Arthur (Art) Carr
Publisher, Palmerston Observer
Art, born in Sudbury in 1912, was a newspaper publisher, editor and innovator.
In 1920, while working at a newspaper in North Bay, the stock market crashed, and the Great Depression hit. After being laid off, he sold his Model T for the price of a new overcoat and a ticket back to Sudbury, where he joined the staff of the Nickel City Press.
In the late 1920’s, he joined the staff of the Sudbury Star, but claimed they “wouldn’t let me play around and learn to be a linotype operator and I thought they were standing in my path of progress and I quit.” He moved to the Sudbury Journal.
While various accounts of the timeline differ slightly, Art arrived in Palmerston sometime between 1934 and 1938, joining the Palmerston Observer as a reporter.
Art eventually bought the Observer, using funds he had raised from a local businessman. He is considered one of the pioneers of offset printing in the weekly newspaper industry and laid claim to making the Palmerston Observer the first Ontario newspaper printed by offset lithography in 1958.
He retired in 1977 and sold the paper to Laverne Long, who remained at the helm until the sale of the paper to Metroland in 2000.
In a 2016 entry on his blog, local historian Chad Martin wrote: “Carr can be credited with making huge inroads into the formal preservation of Palmerston’s history. He was a major advocate of promoting local news and stories. Seeing an opportunity to do just this, Carr quickly began researching and printing various articles about ‘the good old days’ and the local heroes of the town. It is perhaps this interest in history that prompted George Donaldson, a long-time citizen, politician and businessman of Palmerston to write a five-page article about the town in 1942. For the next thirty years this was seen as the primary history of the town.”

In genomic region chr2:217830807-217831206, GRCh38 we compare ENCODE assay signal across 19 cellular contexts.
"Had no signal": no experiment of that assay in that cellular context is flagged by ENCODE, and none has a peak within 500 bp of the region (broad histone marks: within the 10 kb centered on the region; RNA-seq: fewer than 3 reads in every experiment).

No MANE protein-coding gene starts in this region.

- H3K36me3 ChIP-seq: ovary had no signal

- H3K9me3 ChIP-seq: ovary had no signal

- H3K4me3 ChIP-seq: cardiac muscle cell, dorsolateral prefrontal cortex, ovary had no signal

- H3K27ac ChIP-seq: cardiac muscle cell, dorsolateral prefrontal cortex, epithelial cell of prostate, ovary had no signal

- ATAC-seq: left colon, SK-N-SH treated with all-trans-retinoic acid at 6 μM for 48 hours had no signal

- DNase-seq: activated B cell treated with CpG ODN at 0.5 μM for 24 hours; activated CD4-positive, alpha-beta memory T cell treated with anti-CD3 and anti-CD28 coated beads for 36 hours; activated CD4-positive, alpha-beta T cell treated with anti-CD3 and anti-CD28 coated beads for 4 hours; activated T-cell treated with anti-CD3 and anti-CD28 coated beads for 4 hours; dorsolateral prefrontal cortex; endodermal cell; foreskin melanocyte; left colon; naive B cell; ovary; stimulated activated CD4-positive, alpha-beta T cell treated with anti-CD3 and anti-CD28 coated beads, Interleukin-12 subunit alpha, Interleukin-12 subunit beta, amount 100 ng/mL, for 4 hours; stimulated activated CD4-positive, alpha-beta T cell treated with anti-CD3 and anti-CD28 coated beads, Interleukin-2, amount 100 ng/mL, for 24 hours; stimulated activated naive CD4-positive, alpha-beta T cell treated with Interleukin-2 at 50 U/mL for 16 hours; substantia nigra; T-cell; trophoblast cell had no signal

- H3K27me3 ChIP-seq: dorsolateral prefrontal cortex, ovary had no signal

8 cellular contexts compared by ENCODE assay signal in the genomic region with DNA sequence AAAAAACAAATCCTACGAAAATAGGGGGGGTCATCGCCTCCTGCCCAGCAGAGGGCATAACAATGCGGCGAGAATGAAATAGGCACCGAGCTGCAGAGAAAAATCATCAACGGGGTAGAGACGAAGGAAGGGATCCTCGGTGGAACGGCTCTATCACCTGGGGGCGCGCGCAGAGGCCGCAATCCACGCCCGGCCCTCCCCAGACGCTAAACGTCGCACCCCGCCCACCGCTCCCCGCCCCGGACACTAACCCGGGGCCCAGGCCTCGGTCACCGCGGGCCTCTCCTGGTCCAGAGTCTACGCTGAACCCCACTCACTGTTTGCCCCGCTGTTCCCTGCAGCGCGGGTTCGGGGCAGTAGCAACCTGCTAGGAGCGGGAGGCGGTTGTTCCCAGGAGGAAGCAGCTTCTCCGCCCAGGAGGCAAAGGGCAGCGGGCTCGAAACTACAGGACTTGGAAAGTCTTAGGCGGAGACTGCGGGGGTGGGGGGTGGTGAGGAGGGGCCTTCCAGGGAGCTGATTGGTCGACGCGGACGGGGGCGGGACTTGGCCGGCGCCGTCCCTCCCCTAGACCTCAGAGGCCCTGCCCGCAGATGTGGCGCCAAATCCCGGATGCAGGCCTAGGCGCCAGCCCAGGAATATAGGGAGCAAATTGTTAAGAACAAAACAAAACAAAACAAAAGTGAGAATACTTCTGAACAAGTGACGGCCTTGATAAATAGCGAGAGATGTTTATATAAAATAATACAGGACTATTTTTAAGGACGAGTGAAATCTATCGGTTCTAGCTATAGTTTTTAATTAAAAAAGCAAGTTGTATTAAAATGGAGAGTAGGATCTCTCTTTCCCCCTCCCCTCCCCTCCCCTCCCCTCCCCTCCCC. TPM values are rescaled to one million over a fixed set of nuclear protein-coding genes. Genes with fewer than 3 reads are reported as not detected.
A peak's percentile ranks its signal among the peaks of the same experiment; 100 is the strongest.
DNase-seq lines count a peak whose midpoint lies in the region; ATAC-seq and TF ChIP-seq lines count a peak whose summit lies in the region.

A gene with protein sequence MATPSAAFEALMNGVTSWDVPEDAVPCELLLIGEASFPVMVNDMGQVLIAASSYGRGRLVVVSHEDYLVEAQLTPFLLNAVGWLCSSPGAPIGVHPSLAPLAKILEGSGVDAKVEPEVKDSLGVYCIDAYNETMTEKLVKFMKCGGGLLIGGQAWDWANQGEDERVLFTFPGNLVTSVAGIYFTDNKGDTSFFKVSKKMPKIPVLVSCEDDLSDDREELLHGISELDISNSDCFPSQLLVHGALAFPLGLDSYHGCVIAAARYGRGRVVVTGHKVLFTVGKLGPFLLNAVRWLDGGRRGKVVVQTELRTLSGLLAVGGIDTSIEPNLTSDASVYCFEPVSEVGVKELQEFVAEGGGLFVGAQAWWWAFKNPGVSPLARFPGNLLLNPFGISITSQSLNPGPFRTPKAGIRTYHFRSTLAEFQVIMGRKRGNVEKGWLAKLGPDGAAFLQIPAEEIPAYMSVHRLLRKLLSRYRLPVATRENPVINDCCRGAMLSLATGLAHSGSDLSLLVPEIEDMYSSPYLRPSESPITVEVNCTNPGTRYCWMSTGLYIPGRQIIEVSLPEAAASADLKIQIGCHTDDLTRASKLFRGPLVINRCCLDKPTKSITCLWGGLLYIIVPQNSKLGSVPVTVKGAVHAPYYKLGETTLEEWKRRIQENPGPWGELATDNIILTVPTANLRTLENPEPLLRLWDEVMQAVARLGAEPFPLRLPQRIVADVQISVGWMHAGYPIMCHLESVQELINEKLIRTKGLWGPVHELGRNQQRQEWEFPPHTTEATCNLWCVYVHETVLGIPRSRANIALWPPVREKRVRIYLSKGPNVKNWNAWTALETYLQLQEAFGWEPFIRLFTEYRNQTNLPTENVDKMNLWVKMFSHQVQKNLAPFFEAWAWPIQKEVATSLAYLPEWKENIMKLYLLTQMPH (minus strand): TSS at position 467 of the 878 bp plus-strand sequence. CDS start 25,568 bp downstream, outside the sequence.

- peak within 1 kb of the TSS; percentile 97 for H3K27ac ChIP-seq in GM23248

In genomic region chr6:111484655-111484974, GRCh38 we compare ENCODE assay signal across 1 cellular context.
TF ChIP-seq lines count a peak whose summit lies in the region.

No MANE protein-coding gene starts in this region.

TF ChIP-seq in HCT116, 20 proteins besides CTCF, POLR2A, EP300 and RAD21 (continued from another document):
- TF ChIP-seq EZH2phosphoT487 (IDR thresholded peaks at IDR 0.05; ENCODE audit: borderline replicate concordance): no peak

This is why the Ontario Community Newspapers Association is thrilled to announce Arthur (Art) Carr as an inductee of the OCNA Hall of Fame.
The Hall of Fame Award recognizes and celebrates individuals who have made exemplary contributions to Ontario’s community newspapers. Inductees are respected community news professionals who have remained passionate about the industry throughout challenges, opportunities and changes. They are leaders who have helped community newspapers adapt and grow.